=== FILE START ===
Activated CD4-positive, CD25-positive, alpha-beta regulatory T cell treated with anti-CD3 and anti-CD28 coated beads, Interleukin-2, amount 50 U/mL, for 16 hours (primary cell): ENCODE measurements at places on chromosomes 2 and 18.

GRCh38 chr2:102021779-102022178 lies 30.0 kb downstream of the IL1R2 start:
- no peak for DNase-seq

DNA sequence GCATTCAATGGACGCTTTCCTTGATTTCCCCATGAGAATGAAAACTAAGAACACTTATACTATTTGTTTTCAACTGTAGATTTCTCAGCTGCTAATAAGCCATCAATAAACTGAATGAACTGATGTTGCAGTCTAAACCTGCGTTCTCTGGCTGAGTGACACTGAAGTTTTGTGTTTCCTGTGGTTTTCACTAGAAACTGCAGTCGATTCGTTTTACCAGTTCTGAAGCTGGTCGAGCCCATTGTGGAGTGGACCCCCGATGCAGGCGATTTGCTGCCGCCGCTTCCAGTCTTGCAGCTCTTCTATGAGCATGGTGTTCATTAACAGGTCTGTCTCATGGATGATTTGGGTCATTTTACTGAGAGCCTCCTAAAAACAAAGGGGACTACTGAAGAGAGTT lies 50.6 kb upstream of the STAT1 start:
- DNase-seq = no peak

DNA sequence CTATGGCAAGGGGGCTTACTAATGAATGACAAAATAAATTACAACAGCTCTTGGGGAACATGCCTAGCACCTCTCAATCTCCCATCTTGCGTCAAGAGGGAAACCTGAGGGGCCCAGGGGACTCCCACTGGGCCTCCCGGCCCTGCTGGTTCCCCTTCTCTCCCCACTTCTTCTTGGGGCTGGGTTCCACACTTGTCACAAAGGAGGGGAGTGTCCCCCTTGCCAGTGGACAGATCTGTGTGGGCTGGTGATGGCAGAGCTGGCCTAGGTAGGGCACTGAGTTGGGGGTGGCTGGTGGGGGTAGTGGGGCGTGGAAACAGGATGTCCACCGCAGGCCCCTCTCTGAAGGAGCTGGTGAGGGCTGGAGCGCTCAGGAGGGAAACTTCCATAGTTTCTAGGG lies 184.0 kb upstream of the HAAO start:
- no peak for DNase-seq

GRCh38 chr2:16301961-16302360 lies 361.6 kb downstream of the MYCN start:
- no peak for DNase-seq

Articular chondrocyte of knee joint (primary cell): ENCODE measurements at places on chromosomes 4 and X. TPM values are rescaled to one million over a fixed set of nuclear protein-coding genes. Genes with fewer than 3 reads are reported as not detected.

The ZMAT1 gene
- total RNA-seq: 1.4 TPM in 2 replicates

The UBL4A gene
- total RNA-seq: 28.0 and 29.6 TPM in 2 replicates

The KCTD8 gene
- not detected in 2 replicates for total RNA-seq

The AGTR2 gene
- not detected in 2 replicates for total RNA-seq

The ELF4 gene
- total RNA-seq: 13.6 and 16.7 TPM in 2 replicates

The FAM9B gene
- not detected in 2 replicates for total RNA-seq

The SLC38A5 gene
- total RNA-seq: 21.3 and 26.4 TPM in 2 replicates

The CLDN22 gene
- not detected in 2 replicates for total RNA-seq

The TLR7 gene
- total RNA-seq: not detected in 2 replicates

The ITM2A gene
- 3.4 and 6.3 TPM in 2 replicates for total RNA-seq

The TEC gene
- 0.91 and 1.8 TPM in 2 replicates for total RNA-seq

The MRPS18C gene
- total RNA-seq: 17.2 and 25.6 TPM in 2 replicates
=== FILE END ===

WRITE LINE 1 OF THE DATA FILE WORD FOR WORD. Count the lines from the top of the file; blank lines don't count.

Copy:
Activated CD4-positive, CD25-positive, alpha-beta regulatory T cell treated with anti-CD3 and anti-CD28 coated beads, Interleukin-2, amount 50 U/mL, for 16 hours (primary cell): ENCODE measurements at places on chromosomes 2 and 18.